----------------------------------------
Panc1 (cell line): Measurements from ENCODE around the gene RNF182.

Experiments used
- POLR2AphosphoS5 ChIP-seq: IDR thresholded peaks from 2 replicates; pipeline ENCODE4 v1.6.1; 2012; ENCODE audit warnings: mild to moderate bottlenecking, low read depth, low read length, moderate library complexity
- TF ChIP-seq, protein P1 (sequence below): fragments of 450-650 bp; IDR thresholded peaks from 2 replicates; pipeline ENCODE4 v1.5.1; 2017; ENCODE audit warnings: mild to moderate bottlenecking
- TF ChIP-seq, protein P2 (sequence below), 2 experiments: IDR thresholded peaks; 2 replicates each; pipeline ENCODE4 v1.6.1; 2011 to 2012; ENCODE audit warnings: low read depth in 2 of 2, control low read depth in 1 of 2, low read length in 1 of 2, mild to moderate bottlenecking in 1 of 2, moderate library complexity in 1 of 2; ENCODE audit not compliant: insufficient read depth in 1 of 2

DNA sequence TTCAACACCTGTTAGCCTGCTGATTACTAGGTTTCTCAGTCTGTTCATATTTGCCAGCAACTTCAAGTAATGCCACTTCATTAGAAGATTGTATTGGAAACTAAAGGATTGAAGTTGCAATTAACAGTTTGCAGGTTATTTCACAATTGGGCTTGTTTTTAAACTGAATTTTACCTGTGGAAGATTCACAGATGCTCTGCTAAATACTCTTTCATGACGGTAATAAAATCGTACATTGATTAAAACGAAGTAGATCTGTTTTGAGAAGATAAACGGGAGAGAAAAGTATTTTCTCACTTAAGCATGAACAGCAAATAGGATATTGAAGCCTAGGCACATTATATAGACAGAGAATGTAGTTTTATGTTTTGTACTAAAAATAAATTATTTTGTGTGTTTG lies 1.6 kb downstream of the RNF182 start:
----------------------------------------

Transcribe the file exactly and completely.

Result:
Panc1 (cell line): Measurements from ENCODE around the gene RNF182.

Experiments used
- POLR2AphosphoS5 ChIP-seq: IDR thresholded peaks from 2 replicates; pipeline ENCODE4 v1.6.1; 2012; ENCODE audit warnings: mild to moderate bottlenecking, low read depth, low read length, moderate library complexity
- TF ChIP-seq, protein P1 (sequence below): fragments of 450-650 bp; IDR thresholded peaks from 2 replicates; pipeline ENCODE4 v1.5.1; 2017; ENCODE audit warnings: mild to moderate bottlenecking
- TF ChIP-seq, protein P2 (sequence below), 2 experiments: IDR thresholded peaks; 2 replicates each; pipeline ENCODE4 v1.6.1; 2011 to 2012; ENCODE audit warnings: low read depth in 2 of 2, control low read depth in 1 of 2, low read length in 1 of 2, mild to moderate bottlenecking in 1 of 2, moderate library complexity in 1 of 2; ENCODE audit not compliant: insufficient read depth in 1 of 2

DNA sequence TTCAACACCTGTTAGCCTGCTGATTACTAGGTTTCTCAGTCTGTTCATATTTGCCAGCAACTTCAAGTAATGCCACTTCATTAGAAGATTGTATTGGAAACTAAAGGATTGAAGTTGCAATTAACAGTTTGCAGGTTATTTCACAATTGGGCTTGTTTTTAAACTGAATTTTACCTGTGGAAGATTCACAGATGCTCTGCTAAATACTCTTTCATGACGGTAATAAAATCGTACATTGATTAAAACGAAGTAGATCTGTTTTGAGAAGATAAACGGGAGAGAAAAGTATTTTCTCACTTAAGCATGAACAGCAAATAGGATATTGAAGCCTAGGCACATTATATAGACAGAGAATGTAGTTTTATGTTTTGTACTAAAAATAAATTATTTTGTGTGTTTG lies 1.6 kb downstream of the RNF182 start: